Most of us are familiar with Alzheimer’s and realize the magnitude of such a dreadful disease. Individuals afflicted with this disease gradually lose cognitive functioning, usually starting with the loss of memory, and continuing on little-by-little through a loss of many different cognitive functions, eventually even losing control over bladder and bowels. The downward cycle of death can take several years. During this time, the families and caregivers experience tremendous suffering.
Now it’s possible that a “miracle enzyme” called Serrapeptase or Serratiopeptidase offers some excellent news for individuals who have Alzheimer’s and their families.
In a nutshell, Serrapeptase is a proteolytic enzyme. Proteolytic enzymes break the chainlike molecules of proteins into smaller fragments called peptides and eventually into amino acids. Proteolytic enzymes are found in plants but are more prevalent in animals. During digestion, in the stomach, protein first encounters the gastric enzyme pepsin. When it is passed to the small intestine, the undigested proteins are further digested by proteolytic enzymes secreted by the pancreas. That’s within the human body.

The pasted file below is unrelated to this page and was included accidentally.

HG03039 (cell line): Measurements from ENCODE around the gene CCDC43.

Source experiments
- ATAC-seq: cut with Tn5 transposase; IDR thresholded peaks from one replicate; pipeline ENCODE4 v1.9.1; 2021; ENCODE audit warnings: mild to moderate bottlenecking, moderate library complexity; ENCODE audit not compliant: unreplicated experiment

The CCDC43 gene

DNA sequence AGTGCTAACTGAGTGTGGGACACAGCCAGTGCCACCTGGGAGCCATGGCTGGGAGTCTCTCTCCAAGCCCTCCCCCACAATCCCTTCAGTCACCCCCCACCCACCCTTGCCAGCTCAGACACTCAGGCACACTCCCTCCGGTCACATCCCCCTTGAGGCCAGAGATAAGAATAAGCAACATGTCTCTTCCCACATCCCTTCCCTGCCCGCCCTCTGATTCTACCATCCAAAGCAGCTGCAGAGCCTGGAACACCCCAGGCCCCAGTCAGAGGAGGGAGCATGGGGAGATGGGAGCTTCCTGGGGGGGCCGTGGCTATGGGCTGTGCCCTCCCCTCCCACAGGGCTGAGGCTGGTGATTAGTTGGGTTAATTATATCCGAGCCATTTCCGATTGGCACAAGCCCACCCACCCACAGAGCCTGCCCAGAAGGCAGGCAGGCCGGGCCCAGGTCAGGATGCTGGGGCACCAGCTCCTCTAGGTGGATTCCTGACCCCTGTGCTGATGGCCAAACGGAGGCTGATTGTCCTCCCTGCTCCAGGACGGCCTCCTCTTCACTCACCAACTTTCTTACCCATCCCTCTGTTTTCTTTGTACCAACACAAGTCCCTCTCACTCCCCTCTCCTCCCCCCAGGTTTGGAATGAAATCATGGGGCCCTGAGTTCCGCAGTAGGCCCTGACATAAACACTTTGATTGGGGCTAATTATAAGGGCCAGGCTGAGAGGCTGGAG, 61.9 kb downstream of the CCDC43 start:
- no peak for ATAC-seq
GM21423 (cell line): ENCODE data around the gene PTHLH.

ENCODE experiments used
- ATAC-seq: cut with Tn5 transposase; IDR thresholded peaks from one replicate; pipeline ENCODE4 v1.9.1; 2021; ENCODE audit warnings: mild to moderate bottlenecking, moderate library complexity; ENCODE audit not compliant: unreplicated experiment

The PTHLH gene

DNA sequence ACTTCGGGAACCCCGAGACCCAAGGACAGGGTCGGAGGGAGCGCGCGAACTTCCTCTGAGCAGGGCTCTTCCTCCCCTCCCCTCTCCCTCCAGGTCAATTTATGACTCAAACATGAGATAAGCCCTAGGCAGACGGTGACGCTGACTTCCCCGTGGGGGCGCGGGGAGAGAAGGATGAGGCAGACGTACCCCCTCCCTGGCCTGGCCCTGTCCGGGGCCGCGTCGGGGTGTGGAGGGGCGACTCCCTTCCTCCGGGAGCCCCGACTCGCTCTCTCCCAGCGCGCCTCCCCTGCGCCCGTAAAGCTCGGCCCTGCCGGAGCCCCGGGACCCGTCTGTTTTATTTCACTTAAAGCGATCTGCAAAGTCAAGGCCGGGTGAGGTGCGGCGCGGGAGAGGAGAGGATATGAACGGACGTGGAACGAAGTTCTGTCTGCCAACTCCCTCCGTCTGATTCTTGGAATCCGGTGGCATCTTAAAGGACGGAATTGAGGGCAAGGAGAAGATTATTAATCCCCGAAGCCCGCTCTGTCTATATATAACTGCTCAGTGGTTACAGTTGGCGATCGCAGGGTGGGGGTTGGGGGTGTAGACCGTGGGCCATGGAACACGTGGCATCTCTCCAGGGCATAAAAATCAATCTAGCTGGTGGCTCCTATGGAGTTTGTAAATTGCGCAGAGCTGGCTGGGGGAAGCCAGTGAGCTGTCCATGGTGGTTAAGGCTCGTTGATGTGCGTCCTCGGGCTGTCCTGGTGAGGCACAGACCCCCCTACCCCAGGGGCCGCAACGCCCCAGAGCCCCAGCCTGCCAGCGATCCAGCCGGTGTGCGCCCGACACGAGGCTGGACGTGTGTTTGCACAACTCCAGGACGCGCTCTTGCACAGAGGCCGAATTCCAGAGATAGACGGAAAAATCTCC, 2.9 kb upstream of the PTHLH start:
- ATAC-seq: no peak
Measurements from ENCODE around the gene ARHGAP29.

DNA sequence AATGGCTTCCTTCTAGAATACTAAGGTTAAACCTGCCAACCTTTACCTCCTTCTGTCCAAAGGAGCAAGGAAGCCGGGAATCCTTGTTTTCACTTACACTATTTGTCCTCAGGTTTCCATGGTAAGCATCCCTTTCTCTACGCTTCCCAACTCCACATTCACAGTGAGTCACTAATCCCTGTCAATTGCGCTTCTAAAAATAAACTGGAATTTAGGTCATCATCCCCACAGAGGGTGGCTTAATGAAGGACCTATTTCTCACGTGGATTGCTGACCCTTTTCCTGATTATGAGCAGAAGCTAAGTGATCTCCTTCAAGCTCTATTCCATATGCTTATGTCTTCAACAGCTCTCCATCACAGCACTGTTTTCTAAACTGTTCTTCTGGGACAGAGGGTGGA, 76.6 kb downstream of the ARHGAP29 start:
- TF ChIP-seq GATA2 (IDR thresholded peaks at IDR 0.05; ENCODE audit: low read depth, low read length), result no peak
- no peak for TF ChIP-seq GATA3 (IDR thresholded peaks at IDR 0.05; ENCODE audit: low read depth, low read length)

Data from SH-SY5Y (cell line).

Other proteolytic enzymes include papain and bromelain, extracted from papaya and pineapple, respectively, and both available as supplements for people. And then there’s Serrapeptase, whose origin is bacteria in the silkworm moth digestive system, which the just-matured moth uses to dissolve the tough, fibrous cocoon and escape to the light of day. That cocoon is tough — and so is the silk which is made from the cocoon, so it needs something pretty effective at dissolving proteins, and Serrapeptase does the job.
Serrapeptase doesn’t just dissolve this precursor of silk, it can dissolve some different proteins in the human body, including amyloid plaque — the very material making up the infamous plaque tangles in the Alzheimer’s brain. Given that amyloid plaque may precede Alzheimer’s symptoms by a decade, Serrapeptase is an excellent addition to any Alzheimer’s prevention programs. For more information, visit http://www.Serrapeptase.org.